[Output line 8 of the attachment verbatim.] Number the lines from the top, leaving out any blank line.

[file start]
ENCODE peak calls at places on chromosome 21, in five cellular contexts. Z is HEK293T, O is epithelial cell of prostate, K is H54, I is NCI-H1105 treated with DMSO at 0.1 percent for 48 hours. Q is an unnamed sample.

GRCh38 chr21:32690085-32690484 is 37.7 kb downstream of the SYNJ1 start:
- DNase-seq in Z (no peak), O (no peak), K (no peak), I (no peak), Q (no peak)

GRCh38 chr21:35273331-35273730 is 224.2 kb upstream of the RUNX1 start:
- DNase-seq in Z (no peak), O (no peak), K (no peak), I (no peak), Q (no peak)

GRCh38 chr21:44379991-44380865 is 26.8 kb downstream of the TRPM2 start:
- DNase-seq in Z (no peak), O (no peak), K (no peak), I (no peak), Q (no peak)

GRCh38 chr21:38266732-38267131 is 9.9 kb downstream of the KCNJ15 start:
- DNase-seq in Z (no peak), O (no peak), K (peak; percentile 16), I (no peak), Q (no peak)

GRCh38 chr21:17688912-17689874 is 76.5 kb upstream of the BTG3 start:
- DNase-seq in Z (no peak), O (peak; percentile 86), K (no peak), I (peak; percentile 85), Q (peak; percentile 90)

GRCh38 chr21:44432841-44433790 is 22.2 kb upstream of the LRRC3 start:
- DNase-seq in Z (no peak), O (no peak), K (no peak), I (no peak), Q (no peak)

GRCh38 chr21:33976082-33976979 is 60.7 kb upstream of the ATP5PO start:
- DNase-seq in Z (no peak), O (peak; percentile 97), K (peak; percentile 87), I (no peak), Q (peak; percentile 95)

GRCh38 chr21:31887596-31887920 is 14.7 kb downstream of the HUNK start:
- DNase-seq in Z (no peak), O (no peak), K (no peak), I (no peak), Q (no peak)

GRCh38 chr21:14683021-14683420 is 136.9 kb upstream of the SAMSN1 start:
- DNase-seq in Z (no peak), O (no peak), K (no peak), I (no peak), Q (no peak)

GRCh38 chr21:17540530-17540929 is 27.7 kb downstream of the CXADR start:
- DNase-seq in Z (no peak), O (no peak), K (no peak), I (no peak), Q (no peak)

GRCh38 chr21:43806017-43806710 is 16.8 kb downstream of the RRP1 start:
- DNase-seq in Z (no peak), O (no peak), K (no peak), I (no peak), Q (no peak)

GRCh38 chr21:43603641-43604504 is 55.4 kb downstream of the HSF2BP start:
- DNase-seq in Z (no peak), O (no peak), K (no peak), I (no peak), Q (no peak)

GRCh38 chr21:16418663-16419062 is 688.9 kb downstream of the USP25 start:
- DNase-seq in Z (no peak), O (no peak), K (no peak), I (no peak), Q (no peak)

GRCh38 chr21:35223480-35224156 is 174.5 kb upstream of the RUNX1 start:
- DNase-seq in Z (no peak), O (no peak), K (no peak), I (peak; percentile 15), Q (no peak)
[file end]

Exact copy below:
GRCh38 chr21:38266732-38267131 is 9.9 kb downstream of the KCNJ15 start: